The first issue is whether the district court properly granted summary judgment dismissing Foley's aiding and abetting claim under Minn.Stat. § 80 A. 23, subds. 3, 4 (1986). In an appeal from summary judgment we, as an appellate court, review the record, for the purpose of resolving two issues: (1) whether there are any material issues of fact to be determined, and (2) whether the trial court erred in its application of the law. Minneapolis, St. Paul & Sault Ste. Marie R.R. Co. v. St. Paul Mercury Indemnity Co., 268 Minn. 390, 406, 129 N.W.2d 777, 788 (1964). A material fact is one whose resolution would affect the outcome of the case. Zappa v. Fahey, 310 Minn. 555, 556, 245 N.W.2d 258, 259-60 (1976). We view the evidence in the light most favorable to the nonmoving party. Sauter v. Sauter, 244 Minn. 482, 484, 70 N.W.2d 351, 353 (1955).

For purposes of the summary judgment motion and of this appeal, Steichen accepted as true all of Foley's allegations. Thus, we must affirm the district court's grant of summary judgment if the law as applied to the facts indicates that Steichen is entitled to prevail.

Both parties agree that Steichen's liability under an aiding and abetting claim is governed by Minn.Stat. § 80 A. 23, subd. 3 (1986). That section provides in relevant part:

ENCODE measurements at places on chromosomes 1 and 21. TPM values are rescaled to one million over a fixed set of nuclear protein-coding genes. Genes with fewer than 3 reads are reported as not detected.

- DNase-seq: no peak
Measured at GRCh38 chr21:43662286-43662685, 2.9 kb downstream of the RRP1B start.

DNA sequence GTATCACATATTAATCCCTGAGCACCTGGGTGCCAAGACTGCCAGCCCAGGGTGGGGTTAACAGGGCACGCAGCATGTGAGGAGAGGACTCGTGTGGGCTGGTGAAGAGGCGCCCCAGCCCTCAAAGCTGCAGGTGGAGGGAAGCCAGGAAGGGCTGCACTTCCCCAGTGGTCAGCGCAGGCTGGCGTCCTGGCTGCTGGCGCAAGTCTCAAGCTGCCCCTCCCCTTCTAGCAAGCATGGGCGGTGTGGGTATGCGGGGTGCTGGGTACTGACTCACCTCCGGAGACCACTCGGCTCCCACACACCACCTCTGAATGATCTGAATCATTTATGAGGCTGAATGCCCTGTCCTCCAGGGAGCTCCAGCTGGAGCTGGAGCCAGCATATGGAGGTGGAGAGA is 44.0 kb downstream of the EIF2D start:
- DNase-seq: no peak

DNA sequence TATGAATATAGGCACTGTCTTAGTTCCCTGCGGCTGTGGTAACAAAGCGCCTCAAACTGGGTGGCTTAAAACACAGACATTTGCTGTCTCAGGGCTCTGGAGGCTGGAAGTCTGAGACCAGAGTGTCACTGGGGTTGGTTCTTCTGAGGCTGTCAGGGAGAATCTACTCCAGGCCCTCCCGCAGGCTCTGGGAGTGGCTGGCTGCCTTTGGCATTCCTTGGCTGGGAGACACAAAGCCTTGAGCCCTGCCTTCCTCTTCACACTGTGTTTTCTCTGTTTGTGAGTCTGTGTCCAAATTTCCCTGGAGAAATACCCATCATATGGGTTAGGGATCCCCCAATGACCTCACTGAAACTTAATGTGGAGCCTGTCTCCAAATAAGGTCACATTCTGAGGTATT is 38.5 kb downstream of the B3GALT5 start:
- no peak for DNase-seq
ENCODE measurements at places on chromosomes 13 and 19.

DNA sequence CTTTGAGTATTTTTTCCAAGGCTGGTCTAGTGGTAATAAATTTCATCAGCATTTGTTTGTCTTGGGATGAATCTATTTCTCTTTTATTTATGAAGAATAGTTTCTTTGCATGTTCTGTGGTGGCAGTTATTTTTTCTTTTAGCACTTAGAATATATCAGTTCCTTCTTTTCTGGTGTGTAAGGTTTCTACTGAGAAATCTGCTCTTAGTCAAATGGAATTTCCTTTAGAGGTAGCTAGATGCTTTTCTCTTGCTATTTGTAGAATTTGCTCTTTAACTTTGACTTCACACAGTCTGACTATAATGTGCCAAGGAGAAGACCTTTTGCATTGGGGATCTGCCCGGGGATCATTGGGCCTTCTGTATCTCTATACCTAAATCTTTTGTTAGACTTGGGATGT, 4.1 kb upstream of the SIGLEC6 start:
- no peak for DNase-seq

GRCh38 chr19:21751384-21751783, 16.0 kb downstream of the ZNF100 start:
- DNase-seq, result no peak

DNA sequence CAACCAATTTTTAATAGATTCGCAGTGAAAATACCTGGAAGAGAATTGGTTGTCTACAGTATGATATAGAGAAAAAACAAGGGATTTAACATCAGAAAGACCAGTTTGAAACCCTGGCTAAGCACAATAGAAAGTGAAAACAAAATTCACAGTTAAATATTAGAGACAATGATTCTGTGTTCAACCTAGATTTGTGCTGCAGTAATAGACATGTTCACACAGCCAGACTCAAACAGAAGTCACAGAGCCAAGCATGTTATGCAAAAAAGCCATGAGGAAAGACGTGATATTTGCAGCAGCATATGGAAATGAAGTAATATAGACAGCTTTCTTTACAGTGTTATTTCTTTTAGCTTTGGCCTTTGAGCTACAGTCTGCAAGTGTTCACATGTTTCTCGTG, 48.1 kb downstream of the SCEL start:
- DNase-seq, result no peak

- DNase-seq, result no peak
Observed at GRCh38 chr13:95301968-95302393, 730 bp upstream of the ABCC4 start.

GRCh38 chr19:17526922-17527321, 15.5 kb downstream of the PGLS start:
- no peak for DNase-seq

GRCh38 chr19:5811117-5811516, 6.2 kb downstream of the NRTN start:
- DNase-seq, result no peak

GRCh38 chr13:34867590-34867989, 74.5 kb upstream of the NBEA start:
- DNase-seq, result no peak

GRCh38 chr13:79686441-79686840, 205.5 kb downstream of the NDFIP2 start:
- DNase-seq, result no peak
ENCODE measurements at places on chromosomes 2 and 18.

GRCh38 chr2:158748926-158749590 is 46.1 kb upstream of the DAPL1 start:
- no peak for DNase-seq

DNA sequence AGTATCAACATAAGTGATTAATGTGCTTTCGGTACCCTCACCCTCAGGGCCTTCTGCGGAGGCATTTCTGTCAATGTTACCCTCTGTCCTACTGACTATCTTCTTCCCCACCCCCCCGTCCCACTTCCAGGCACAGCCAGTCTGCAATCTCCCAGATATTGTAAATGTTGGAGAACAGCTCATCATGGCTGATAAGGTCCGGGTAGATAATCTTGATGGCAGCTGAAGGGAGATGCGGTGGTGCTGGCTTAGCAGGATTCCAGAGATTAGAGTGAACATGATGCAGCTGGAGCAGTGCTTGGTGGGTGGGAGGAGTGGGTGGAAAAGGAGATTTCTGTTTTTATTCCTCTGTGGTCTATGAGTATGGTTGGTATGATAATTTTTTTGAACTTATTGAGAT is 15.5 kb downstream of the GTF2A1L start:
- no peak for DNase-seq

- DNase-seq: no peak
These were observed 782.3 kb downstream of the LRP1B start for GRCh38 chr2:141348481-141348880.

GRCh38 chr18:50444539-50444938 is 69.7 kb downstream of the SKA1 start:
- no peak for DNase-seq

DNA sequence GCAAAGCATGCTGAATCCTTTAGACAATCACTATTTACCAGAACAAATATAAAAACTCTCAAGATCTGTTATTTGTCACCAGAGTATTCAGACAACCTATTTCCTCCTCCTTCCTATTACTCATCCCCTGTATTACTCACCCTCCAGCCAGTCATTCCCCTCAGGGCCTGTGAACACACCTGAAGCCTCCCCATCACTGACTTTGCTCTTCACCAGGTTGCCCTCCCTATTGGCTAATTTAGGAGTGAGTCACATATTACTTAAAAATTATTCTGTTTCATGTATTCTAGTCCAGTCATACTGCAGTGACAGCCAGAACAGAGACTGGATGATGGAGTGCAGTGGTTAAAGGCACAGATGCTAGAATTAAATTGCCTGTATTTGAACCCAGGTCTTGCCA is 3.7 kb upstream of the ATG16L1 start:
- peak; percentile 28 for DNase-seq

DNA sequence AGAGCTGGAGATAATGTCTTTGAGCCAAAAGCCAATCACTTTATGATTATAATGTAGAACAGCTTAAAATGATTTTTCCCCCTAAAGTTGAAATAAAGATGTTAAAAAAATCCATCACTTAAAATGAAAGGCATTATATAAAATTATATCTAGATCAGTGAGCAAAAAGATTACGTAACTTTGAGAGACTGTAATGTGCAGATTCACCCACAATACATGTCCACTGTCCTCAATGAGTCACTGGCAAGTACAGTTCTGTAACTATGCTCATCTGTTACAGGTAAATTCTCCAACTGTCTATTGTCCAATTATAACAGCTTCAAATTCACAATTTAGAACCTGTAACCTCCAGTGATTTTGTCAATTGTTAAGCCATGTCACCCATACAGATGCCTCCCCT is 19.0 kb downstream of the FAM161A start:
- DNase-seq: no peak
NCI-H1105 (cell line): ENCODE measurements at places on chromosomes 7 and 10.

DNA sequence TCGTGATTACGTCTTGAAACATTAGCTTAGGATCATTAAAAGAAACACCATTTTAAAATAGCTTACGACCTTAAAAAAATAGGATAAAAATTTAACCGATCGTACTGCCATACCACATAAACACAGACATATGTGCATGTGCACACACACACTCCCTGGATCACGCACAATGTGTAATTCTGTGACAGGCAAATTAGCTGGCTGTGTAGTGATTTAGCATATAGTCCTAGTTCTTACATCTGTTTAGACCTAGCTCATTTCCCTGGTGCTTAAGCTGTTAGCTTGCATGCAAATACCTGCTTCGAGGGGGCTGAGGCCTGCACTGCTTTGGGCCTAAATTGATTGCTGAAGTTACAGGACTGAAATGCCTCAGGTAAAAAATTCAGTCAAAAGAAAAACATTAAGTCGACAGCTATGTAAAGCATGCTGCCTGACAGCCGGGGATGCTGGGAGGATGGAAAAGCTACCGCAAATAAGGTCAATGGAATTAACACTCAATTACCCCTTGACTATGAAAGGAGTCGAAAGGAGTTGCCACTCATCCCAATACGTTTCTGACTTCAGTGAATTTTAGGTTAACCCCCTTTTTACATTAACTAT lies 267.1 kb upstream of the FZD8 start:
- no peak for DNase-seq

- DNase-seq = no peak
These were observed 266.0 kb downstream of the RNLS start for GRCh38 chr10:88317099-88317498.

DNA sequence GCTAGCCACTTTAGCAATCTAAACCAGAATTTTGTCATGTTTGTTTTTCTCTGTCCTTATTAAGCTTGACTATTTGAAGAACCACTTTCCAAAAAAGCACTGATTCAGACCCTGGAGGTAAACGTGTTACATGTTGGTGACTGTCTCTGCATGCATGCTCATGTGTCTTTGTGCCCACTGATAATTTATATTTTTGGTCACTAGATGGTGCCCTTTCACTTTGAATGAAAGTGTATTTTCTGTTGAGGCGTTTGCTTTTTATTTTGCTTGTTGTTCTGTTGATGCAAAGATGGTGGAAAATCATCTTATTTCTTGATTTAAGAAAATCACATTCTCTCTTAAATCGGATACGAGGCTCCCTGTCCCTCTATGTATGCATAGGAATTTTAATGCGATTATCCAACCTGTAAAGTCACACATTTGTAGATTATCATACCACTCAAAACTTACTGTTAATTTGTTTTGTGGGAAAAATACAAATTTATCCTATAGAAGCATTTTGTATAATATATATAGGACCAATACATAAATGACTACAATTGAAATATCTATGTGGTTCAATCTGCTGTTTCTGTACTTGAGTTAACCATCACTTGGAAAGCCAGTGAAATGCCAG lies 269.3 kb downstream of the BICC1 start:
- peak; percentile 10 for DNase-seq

[E]very broker-dealer or agent who materially aids in the act or transaction constituting the violation, [is] also liable jointly and severally with and to the same extent as [the primary violator].

No liability occurs, however, if Steichen can show:

That [it] did not know, and in the exercise of reasonable care could not have known, of the existence of facts by reason of which the liability is alleged to exist.

Id. subd. 4.

Foley argues first that the court of appeals has determined that Minn.Stat. § 80 A. 01 (1986), which establishes a primary *650 violation, is a derivative of § 17(a) of the Securities Act of 1933, 15 U.S.C. § 77g(a) (1982) and as such does not require scienter. Sprangers v. Interactive Technologies, Inc., 394 N.W.2d 498 (Minn. App.1986), pet. for rev. denied (Minn., November 19, 1986).[1] Further, she argues that "reasonable care," as used in Minn. Stat. § 80 A. 23, subd. 4 (1986), creates a negligence standard. She maintains the inference can be drawn that if Steichen had followed its own phone policy, it would have discovered Allard's fraudulent scheme. Finally, she asserts that, whenever fair-minded people can reach different conclusions or draw different inferences from undisputed facts, a negligence question is always a question for the jury, precluding the award of summary judgment.